While a Democrat has acknowledged placing some of the racist ads in Mississippi, Martin points out that Henry Barbour–a Cochran crony–has dirty hands, as well.

In Mississippi this June, Henry Barbour’s PAC funded ads by a man named Bishop Crudup with the same lie. Using images from the Civil Rights era, one Barbour flyer states that the “Tea Party intends to prevent you from voting.” The flyer was heavily distributed to black neighborhoods in clear echoes of the Soros-funded message against Republicans in 2004. The Democrats and their operatives with bylines in the media regularly accuse Republicans of voter suppression. This is the first time in my experience that a Republican has done so.

When Tea Partiers see such despicable behavior from big-name Republican establishment figures, we worry that we were used in 2009 and 2010. For the record, we delivered the House to the GOP that year, denied Obama a filibuster-proof majority in the Senate.

Here’s Ed’s specific action:

I have filed two resolutions for the RNC members to consider at our meeting this week. One censures Henry Barbour for his role in the race-baiting ads. The other censures any Republicans who were involved in the racist ads. I hope my fellow RNC members consider this serious matter carefully and state forcefully that we will not tolerate racist conduct by any of our members.

Ed Martin will need our support more than ever. Please don’t confuse him with the Republican establishment. His noble fight for justice in Mississippi shows his mettle.

Go, Ed!

UPDATE: ConservativeHQ has a great story on Ed’s noble effort

7 Fascinating Results In The Missouri Primary

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CORRECTION: My sincerest apologies for an inexcusable error in this post earlier. I erroneously congratulated my friend Martin Baker in the US House 1st District primary. I understand that Martin was about 500 votes short. I failed to verify information I received on the race, and I apologize for my irresponsibility.

Well, this got people talking. (See the comments.)

Yesterday was the Missouri Primary. Congratulations to Rick Stream and Jay Ashcrofton their wins in contested races for St. Louis County Executive and State Senate District 24, respectively. Both men face important races in November, and I’m proud to support each of them. The only one I can vote for is Rick Stream, and I will do so with gusto. (Make that a long “u” in “gusto” and it rhymes.)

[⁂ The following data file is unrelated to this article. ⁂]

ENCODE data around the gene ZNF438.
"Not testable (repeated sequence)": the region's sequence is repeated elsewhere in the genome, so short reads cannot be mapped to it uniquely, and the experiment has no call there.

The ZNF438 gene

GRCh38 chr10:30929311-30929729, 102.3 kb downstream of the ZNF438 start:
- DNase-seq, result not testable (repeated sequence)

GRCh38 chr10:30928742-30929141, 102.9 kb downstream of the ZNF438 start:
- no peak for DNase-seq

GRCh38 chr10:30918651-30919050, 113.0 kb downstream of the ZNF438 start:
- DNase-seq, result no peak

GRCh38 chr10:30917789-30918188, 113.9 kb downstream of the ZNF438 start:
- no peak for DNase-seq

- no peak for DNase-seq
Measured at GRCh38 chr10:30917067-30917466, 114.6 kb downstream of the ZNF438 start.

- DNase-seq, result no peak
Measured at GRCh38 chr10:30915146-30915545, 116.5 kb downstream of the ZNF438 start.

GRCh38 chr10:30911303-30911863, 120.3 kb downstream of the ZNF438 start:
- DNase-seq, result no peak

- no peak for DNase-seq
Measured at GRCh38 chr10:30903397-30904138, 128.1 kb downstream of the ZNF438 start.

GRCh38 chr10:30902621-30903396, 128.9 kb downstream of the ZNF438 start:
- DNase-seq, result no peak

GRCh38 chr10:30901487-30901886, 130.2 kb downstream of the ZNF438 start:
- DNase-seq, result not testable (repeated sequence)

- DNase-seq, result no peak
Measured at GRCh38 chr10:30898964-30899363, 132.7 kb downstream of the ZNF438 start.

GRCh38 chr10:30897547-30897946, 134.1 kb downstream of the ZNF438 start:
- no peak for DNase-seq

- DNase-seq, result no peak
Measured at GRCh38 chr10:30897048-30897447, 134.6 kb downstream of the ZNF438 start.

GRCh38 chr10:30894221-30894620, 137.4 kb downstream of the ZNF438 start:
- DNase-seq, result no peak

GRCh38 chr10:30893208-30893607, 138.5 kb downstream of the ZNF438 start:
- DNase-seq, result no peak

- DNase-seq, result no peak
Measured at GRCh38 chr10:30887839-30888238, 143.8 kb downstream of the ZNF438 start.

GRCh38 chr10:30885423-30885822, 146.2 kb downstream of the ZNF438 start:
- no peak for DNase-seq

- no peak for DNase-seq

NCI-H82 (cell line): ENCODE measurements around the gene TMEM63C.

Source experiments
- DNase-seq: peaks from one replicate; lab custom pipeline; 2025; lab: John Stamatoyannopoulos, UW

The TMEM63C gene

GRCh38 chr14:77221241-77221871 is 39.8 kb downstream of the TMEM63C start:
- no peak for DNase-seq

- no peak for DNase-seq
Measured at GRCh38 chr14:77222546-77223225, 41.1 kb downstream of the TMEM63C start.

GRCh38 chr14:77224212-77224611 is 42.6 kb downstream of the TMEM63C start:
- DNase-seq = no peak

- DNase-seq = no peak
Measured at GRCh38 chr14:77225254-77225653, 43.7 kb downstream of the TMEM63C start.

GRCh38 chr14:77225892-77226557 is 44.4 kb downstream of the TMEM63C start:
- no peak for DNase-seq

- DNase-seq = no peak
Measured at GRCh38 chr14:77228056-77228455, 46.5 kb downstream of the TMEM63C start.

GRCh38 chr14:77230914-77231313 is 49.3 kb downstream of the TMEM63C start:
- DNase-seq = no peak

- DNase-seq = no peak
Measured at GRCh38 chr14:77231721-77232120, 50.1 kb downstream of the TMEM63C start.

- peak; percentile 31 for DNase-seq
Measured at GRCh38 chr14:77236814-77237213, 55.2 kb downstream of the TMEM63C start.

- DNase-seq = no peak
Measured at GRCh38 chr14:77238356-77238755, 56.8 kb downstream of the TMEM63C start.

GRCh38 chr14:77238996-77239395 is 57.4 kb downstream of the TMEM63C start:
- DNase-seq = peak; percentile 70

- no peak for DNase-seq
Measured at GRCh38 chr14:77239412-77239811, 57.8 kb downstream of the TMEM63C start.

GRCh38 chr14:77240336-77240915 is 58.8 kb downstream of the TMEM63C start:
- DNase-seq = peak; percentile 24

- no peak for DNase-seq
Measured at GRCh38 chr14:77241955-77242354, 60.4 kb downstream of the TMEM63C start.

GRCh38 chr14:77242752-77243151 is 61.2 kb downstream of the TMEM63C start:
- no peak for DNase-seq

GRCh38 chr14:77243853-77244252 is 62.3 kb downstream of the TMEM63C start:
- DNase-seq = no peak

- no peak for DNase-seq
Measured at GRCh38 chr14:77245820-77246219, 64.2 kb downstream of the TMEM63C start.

Now, for some interesting numbers. Most of the comparisons are to the 2010 primary, the most recent non-presidential Congressional election year.

St. Louis County Is Losing Voters

Source: St. Louis County Board of Elections

I know Charlie Dooley drove a lot of people out of the county during his reign of error, but I was a little shocked to see
registered voters down by over 12,000 since 2010. Registrations are also down 2,600 since 2012. Are you startled that the county’s lost 10,000 voters in just two years? Maybe MOPP’s voter roll clean-up efforts had something to do with it. I’d love to know if those losses are concentrated in a particular area or party, or if they’re evenly distributed.

Republican Ballots Were Way Down, Too

Source: St. Louis County Board of Elections
Yes, the Democrat race for County Executive drew a lot of attention, and I’ve received some anecdotal evidence of Republicans crossing over to vote in that race. But I expected the combination of low Democrat voter enthusiasm and the Amendments to draw Republicans and right-leaning independents to the polls. Didn’t happen. Which tells me GOP voter enthusiasm is really low. But look at the trends. Since 2010, Democrat ballots have inched up while Republican ballots have dropped.

I realize that the dynamics are different every year, but that GOP drop seems worrisome. Or maybe the Tea Party effect in 2010 skewed that year’s numbers. Still, with a 12,000 drop in registrations and consistent drop in Republican ballots, the St. Louis County GOP should be concerned.

 Amendment 5 Failed in St. Louis County But Passed Overwhelmingly Statewide

Amendment 5 protects Missourians from 2nd Amendment abuses by the state and by the federal government. (And there was some spirited debate on that issue in the comments, too. With the big Democrat vote surge in St. Louis County, you might have expected that Amendment to suffer. And it did. County voters were out of step with the rest of the state with Nays 59 percent to Yeas 41, the mirror of the statewide vote of 61-39 Yea.

The “Right to Farm” Amendment Barely Passed

I called this the “meh” Amendment. My friend Ed Martin was strongly in favor, but I really don’t think the courts will let it stand. It’s basically just an affirmation of our love of farmers, which I agree with. But the language is as vague as Obama’s patriotism. I expected it to pass fairly easily, but it passed only 50.2 to 49.8.

The Tea Party and the ACLU Can Make Beautiful Music Together

I know a lot of people on the right have issues with the ACLU, but we probably have more in common with the organization than we have differences. So I was proud to fully endorse Amendment 9 to extend 4th Amendment rights against unreasonable search and seizure to electronic data. And that Amendment blew everything out of the water with 75 percent voting Yes.

Missouri Doesn’t Want More Boondoggle Projects

Very glad to see Missourians shot down the so called “transportation sales tax” increase. The 3/4 cent sales tax hike, purportedly to fix ailing roads and bridges, would have been the biggest tax hike in Missouri’s history. Luckily, a lot of mayors and county executives tipped their hands and let us know they planned to build greenways, parks, bike trails, and butterfly houses with money. And Show-Me Institute informed us that Missouri’s roads are in the top 10 in the whole country. That money-grab failed 59 to 41 percent. The only bad news on this Amendment was that Jay Nixon agreed with us.

Missouri Is Turning Libertarian